Symmetry in probability


August 3, 2020

The simplest way to model probability of a system is through symmetry. For example the concept of a “fair” coin means there are two possible outcomes that are indistinguishable. Because each result is equally likely the outcome is 50/50 heads or tails.

Similarly for a fair die there are 6 possible outcomes, that are all equally likely. This means they each have the probability 1/6.

The idea of symmetry is behind random sampling. If we want to understand a population we can take a number of random cases and it tells us something about the whole. However this is only true if the sample is random with respect to the properties we’re measuring. That is if we exchanged people randomly we would be equally likely to measure them.

Another example is a spinner, like a roulette wheel. The model is that a fair spin is equally likely to land anywhere on the circumference circle. So by symmetry the probability of an outcome is proportional to the length of the arc it subtends on the circle. This also happens to be proportional to the angle of the arc, which is proportional to the area of the arc.

Another more elaborate example would be a sphere with labelled regions that can spin on both axes, and a pin pointing to a point on the sphere (say the topmost). Then if it spins freely in any direction the probability of landing on any point is proportional to the surface area on the sphere.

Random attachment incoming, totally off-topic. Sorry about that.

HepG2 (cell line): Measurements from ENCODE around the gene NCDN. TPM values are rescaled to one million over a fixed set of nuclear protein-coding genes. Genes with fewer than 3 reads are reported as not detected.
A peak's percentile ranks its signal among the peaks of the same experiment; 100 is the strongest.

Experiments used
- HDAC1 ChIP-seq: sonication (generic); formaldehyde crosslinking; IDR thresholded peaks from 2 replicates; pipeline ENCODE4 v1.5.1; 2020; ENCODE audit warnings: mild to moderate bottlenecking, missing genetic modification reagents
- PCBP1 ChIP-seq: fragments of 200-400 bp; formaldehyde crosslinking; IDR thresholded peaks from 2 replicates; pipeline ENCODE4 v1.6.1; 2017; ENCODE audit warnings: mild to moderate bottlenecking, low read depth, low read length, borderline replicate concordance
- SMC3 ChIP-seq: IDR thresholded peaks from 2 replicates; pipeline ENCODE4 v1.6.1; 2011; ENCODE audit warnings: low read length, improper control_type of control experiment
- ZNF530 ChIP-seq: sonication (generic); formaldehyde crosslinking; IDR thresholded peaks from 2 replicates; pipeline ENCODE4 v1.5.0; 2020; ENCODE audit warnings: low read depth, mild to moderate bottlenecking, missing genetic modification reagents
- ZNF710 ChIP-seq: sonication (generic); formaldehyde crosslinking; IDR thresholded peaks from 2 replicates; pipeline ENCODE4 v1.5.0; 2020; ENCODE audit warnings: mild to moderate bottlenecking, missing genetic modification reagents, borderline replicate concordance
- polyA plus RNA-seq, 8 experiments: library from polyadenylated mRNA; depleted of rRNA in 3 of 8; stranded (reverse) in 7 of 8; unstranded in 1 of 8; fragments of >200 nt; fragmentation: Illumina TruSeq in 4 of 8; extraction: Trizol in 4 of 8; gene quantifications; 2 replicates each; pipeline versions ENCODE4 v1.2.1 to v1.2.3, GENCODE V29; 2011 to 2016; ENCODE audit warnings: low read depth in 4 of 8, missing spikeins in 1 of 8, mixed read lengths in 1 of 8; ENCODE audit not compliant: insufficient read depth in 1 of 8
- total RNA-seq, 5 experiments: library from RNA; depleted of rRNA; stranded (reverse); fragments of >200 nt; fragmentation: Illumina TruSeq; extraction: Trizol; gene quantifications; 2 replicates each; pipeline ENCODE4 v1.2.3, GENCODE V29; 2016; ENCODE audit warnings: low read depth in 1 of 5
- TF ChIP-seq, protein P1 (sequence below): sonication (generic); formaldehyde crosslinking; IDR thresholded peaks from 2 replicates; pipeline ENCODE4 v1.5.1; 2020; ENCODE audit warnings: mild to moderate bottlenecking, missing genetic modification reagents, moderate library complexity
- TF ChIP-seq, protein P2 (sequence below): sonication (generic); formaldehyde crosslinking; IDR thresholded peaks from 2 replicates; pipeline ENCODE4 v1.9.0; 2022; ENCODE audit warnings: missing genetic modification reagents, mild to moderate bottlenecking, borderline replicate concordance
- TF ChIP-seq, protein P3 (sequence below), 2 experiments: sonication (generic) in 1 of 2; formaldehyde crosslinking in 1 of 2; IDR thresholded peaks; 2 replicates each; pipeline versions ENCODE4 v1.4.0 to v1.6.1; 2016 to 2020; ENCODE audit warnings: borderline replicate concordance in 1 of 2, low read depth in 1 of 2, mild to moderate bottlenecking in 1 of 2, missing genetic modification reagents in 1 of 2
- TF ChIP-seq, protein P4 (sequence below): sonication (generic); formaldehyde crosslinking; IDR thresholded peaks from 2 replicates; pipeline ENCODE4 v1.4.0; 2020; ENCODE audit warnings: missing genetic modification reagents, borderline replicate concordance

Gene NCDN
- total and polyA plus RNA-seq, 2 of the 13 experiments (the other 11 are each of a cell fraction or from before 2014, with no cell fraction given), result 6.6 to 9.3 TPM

You could cut the sphere in half and flatten it into two circles. This allows you to make the same reasoning about a dartboard; the probability of an uncontrolled throw landing in a region is proportional to its area. This kind of geometric reasoning is behind probability squares.

This idea can be generalised to any sort of symmetry. In practice all we really need is the finite examples like samples, dice and coins since real populations are finite. However the more general case in mathematics is an extension of the Haar measure theorem. It’s something like any free and transitive continuous group action on a compact Hausdorff space induces a unique probability measure. For the finite cases it’s the symmetric group, for the circle U(1) and for the sphere SO(3) (which isn’t covered by the Haar measure theorem since a sphere is not a group). But none of this will actually help you with probability and statistics, because again real populations are finite (we just sometimes pretend they’re infinite to make the maths easier). And even if you do need it, the geometric intuition about areas is likely to help you more than group theory.

In practice all the symmetry ideas break down. We have unfair outcomes and so we have to introduce a bias parameter. It’s really hard to get a truly random survey sample and so we have to try to model the bias.

However the ideas are still useful for simplifying hard problems. In survey sampling we often assume that a measurement is symmetric within some demographic attributes and just try to weight the survey based on its demographic composition. This is an old tradition, but can go terribly wrong. Unfortunately for a very biased sample there are limits on the amount of population information it’s possible to extract.